The number of reads corresponding to each family was normalized by the number of eukaryotic viral reads. Dark blue columns represent the average reads obtained in each of the groups. The numbers followed by a letter in parenthesis correspond to the identification of the pools analyzed in this study. Numbers correspond to each of the farms (1–6); letters S (stillbirth) or H (healthy) refer with the occurrence of stillbirths. Reads related of Circoviridae were identified in three pools: 1S, 3S and 3H.
The second most frequently detected reads were those of CRESS DNA viruses (Fig 1), which were detected in eleven out of the twelve serum pools. Currently, the International Committee on Taxonomy of Viruses (ICTV) classified CRESS DNA viruses associated with eukaryotic hosts into four families: Circoviridae, Genomoviridae, Geminiviridae, Nanoviridae, Bacilladnaviridae and Smacoviridae . These have been detected in a wide variety of samples, including faeces of pigs from many countries [30–36]; however, this is the first description of CRESS DNA viruses in sows’ sera. It seems likely that such viruses constitute part of the normal swine microbiota. What would be the role for CRESS DNA viruses circulating in the blood of pregnant sows is a query that remain unanswered.
The third most frequently detected reads were representatives of the Circoviridae family (Porcine circovirus type 1 —PCV1—and Porcine circovirus type 3—PCV3). These were detected in three pools (1S, 3S, 3H), although in pools 3S and 3H these represent less than 1% of the reads (Fig 1). PCV1 reads were identified in low proportions in two pools: one of sows with stillbirths (3S) and other of sows without stillbirths (3H). On the other hand, PCV3 reads were identified in two pools from sows with stillbirths (1S and 3S). Nevertheless, no association could be drawn between detection of circovirus genomes and stillbirths. Subsequent studies revealed that PCV3 genomes were highly prevalent in sera of most sows sampled here and showed no association with the occurrence of stillbirths (Tochetto et al., 2019 submitted).
When comparing the viral serum profile on both groups (with and without stillbirths), no statistically significant differences (p > 0.05) were observed (Table 1). Likewise, no distinct patterns could be detected by PCA (Fig 2). These findings support the lack of association between serum viromes and the occurrence of stillbirths. It is important to note that due to the large diversity of virus observed, a “core” virome could not be identified in the samples, which in part may have hampered the identification of specific viral patterns according to the group. Nevertheless, some viruses were detected exclusively in the group of sows without stillbirths (porcine stool-associated circular virus, hudisavirus, PCV3 and unclassified CRESS DNA viruses). However, due to the low amount of reads recovered, no statistically significant differences were achieved between the presence of such genomes in sows with or without stillbirths (Table 1).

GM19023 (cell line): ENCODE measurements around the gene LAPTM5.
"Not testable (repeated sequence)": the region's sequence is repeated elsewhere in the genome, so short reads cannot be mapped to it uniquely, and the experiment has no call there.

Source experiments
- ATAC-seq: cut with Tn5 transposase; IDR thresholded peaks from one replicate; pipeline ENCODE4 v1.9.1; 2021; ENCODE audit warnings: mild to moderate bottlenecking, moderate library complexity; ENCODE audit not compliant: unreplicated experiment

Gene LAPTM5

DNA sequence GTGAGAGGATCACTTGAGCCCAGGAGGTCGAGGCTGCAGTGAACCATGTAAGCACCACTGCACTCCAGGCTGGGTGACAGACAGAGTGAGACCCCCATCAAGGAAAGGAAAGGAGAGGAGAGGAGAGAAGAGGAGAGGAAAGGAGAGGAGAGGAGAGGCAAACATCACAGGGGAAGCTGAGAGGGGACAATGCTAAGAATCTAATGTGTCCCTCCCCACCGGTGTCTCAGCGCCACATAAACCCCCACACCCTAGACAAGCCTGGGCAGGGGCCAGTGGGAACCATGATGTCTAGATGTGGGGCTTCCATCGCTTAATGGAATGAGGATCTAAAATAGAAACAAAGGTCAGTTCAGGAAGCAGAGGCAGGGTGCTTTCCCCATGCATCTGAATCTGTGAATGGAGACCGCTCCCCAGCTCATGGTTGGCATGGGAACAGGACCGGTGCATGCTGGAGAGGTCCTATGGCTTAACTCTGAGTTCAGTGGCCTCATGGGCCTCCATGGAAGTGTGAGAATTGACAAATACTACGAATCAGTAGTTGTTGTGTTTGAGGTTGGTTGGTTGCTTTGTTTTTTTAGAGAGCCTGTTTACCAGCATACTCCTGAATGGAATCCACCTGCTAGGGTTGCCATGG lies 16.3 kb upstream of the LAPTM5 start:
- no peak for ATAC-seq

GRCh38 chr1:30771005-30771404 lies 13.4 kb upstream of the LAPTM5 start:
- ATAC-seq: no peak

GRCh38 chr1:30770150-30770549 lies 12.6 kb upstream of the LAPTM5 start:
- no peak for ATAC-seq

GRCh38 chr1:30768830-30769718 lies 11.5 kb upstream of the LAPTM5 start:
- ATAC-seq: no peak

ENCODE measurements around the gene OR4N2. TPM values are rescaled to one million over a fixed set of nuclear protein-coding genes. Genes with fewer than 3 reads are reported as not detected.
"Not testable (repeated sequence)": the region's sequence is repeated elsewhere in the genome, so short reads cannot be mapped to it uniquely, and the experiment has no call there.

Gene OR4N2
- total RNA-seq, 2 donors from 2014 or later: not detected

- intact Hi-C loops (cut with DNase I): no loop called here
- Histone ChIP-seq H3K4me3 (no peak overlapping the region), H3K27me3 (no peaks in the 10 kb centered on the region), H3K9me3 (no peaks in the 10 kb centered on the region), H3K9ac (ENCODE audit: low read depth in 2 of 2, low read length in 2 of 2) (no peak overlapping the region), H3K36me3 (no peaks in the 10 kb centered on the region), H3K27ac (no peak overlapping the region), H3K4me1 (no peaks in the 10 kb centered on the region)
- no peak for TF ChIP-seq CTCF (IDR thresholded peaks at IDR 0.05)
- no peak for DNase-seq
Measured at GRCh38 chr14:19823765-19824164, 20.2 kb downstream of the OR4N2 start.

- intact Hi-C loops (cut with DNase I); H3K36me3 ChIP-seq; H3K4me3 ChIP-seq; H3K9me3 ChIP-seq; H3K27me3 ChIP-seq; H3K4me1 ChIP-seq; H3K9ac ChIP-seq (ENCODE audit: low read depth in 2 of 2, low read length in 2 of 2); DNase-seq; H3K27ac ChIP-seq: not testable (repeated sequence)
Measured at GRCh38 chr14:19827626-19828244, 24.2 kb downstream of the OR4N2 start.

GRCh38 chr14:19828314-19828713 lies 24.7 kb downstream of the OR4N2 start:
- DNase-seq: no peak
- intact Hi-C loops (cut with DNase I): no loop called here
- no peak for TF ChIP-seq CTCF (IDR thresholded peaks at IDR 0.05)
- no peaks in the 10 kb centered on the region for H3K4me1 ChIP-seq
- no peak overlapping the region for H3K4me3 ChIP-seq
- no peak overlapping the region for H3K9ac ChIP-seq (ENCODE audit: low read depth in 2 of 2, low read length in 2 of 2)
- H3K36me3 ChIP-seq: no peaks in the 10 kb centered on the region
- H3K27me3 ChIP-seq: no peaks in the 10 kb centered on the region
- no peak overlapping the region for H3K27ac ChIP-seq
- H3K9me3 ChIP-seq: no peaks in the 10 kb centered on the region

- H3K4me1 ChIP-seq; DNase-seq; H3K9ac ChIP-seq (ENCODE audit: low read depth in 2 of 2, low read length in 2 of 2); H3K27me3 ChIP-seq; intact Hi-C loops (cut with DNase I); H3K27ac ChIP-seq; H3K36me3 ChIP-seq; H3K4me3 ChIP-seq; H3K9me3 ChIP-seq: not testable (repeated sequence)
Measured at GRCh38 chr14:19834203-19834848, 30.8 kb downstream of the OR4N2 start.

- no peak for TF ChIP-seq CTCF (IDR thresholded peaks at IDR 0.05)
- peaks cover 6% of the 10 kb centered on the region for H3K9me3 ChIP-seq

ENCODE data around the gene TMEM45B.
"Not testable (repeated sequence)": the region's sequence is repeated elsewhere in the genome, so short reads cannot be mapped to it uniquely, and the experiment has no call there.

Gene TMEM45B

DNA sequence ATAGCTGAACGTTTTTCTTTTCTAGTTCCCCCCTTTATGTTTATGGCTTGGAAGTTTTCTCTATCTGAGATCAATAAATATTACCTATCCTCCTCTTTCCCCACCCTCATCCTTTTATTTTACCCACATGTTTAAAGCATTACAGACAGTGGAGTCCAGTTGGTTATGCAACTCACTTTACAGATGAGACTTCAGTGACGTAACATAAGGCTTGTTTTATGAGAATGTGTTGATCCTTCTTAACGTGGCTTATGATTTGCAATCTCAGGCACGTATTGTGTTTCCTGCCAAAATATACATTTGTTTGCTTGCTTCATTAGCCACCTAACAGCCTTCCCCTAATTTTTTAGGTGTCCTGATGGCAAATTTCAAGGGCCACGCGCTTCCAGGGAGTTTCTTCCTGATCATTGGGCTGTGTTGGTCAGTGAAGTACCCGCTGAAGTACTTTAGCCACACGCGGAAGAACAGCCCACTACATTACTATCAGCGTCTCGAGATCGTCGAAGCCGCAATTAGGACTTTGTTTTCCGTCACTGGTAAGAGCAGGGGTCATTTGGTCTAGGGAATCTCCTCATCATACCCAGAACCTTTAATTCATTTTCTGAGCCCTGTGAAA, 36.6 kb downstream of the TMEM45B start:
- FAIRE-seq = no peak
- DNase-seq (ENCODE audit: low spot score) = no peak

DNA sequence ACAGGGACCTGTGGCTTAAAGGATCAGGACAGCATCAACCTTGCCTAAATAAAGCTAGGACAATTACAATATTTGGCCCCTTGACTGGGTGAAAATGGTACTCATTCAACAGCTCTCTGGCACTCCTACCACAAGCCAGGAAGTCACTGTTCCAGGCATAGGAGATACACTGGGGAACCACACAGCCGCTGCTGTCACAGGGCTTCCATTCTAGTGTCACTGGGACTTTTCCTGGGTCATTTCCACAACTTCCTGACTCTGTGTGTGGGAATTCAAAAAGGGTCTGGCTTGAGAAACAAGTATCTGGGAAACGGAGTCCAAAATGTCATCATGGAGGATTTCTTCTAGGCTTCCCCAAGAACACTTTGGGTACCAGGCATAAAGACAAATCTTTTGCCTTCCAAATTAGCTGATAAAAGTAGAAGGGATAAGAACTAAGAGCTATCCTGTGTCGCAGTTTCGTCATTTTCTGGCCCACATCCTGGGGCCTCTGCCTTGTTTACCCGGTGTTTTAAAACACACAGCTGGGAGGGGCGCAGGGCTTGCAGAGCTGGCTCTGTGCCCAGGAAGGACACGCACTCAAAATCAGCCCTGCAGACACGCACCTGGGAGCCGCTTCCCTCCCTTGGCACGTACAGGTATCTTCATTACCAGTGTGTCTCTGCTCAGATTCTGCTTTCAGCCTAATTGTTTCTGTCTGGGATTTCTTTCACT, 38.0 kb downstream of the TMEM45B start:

The first two principal components (PC1 and PC2) were maintained since they explained more than 62% of the observed variability. Black dots represent the pools of sera from sows with stillbirths (S); white diamonds represent the pools of sera from sows without stillbirths (H).
The viruses which are often associated with stillbirths, i.e. UPV1, PCV2, PRRVS, EMCV, CSFV and Influenza virus, were not detected in this study. It must be pointed that the sows were vaccinated to UPV1 and PCV2; therefore, genomes corresponding to these agents were not expected to be detected. Viral RNA genomes were not obtained since they could not be recovered from the samples. This might have been caused either by the true absence of viral RNA genomes in samples, or by its presence in such small quantities that it could have been missed by the extraction procedure. However, the protocol employed here is well stablished in the laboratory and has demonstrated efficiency at viral RNA extraction [37,38]. Considering the good health status of the sows during sampling, it is possible that RNA viruses were not circulating in the animals. Whereas PRRSV is exotic to the country , EMCV causes a disease of rare occurrence in swine  and CSFV has been eradicated in the sampled area . Sows from which samples were collected were from certified CSFV-free farms. Therefore, these agents were not expected to be detected in such samples.
It must should be considered that HTS does not provide an actual quantification of the detected viromes. Biases such as those introduced by the enrichment method (MDA) must be born in mind, although the impact of MDA on HTS has been lessened and regarded as not significant enough to lead to data misinterpretation . Circular ssDNA genomes are preferentially amplified by MDA, and this could have interfered with the apparent abundance of such viral genomes detected in the present study However, such abundance certainly contributed to provide additional credibility to the six new CRESS DNA genomes discovered here.
DNA viruses which are often associated with stillbirths, as UPV1 and PCV2, were not detected in this study. It must be pointed that the sows were vaccinated to UPV1 and PCV2; therefore, genomes corresponding to these agents were not expected to be detected.